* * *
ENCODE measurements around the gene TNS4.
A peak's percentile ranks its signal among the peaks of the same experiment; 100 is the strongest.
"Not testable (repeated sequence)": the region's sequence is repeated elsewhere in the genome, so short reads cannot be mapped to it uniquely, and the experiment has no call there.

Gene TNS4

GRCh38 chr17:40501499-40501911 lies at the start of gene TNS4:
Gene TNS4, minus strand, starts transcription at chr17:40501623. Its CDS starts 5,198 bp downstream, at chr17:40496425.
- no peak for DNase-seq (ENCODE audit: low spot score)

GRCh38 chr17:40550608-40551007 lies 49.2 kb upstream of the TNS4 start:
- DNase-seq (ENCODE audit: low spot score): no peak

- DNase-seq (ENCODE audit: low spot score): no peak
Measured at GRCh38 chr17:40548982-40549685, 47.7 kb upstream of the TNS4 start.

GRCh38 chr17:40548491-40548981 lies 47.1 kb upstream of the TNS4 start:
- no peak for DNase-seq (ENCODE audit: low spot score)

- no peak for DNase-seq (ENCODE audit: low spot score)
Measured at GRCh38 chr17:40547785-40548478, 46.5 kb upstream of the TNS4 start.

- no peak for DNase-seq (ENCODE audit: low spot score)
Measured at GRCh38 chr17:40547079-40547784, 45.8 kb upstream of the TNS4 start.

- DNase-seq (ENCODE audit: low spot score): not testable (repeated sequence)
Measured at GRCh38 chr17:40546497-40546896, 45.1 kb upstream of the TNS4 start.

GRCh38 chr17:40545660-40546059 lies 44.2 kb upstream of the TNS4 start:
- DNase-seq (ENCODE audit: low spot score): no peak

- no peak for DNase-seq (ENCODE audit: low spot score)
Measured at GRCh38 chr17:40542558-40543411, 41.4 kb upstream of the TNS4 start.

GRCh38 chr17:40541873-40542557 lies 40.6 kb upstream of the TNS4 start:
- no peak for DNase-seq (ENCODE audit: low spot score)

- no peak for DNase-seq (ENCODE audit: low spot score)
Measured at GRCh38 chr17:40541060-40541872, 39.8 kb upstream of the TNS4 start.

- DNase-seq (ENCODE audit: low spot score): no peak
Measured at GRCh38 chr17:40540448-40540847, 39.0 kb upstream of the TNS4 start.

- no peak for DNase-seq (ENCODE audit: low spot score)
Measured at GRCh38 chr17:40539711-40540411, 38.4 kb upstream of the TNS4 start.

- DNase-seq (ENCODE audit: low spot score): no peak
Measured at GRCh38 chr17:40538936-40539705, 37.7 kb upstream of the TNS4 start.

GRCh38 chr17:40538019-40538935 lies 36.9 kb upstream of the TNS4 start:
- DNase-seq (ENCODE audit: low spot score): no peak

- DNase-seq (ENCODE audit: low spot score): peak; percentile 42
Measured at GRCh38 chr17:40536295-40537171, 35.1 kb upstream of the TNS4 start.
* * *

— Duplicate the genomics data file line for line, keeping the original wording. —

ENCODE measurements around the gene TNS4.
A peak's percentile ranks its signal among the peaks of the same experiment; 100 is the strongest.
"Not testable (repeated sequence)": the region's sequence is repeated elsewhere in the genome, so short reads cannot be mapped to it uniquely, and the experiment has no call there.

Gene TNS4

GRCh38 chr17:40501499-40501911 lies at the start of gene TNS4:
Gene TNS4, minus strand, starts transcription at chr17:40501623. Its CDS starts 5,198 bp downstream, at chr17:40496425.
- no peak for DNase-seq (ENCODE audit: low spot score)

GRCh38 chr17:40550608-40551007 lies 49.2 kb upstream of the TNS4 start:
- DNase-seq (ENCODE audit: low spot score): no peak

- DNase-seq (ENCODE audit: low spot score): no peak
Measured at GRCh38 chr17:40548982-40549685, 47.7 kb upstream of the TNS4 start.

GRCh38 chr17:40548491-40548981 lies 47.1 kb upstream of the TNS4 start:
- no peak for DNase-seq (ENCODE audit: low spot score)

- no peak for DNase-seq (ENCODE audit: low spot score)
Measured at GRCh38 chr17:40547785-40548478, 46.5 kb upstream of the TNS4 start.

- no peak for DNase-seq (ENCODE audit: low spot score)
Measured at GRCh38 chr17:40547079-40547784, 45.8 kb upstream of the TNS4 start.

- DNase-seq (ENCODE audit: low spot score): not testable (repeated sequence)
Measured at GRCh38 chr17:40546497-40546896, 45.1 kb upstream of the TNS4 start.

GRCh38 chr17:40545660-40546059 lies 44.2 kb upstream of the TNS4 start:
- DNase-seq (ENCODE audit: low spot score): no peak

- no peak for DNase-seq (ENCODE audit: low spot score)
Measured at GRCh38 chr17:40542558-40543411, 41.4 kb upstream of the TNS4 start.

GRCh38 chr17:40541873-40542557 lies 40.6 kb upstream of the TNS4 start:
- no peak for DNase-seq (ENCODE audit: low spot score)

- no peak for DNase-seq (ENCODE audit: low spot score)
Measured at GRCh38 chr17:40541060-40541872, 39.8 kb upstream of the TNS4 start.

- DNase-seq (ENCODE audit: low spot score): no peak
Measured at GRCh38 chr17:40540448-40540847, 39.0 kb upstream of the TNS4 start.

- no peak for DNase-seq (ENCODE audit: low spot score)
Measured at GRCh38 chr17:40539711-40540411, 38.4 kb upstream of the TNS4 start.

- DNase-seq (ENCODE audit: low spot score): no peak
Measured at GRCh38 chr17:40538936-40539705, 37.7 kb upstream of the TNS4 start.

GRCh38 chr17:40538019-40538935 lies 36.9 kb upstream of the TNS4 start:
- DNase-seq (ENCODE audit: low spot score): no peak

- DNase-seq (ENCODE audit: low spot score): peak; percentile 42
Measured at GRCh38 chr17:40536295-40537171, 35.1 kb upstream of the TNS4 start.